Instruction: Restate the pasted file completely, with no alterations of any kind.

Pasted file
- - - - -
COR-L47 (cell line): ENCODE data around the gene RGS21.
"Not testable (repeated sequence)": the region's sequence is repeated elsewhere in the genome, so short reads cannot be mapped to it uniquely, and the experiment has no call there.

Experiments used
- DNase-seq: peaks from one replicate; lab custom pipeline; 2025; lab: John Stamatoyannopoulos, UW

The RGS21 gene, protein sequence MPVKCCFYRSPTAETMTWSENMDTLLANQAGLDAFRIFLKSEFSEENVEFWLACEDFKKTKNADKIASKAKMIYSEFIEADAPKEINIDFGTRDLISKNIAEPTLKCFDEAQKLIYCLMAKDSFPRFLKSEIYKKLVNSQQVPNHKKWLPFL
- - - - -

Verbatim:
COR-L47 (cell line): ENCODE data around the gene RGS21.
"Not testable (repeated sequence)": the region's sequence is repeated elsewhere in the genome, so short reads cannot be mapped to it uniquely, and the experiment has no call there.

Experiments used
- DNase-seq: peaks from one replicate; lab custom pipeline; 2025; lab: John Stamatoyannopoulos, UW

The RGS21 gene, protein sequence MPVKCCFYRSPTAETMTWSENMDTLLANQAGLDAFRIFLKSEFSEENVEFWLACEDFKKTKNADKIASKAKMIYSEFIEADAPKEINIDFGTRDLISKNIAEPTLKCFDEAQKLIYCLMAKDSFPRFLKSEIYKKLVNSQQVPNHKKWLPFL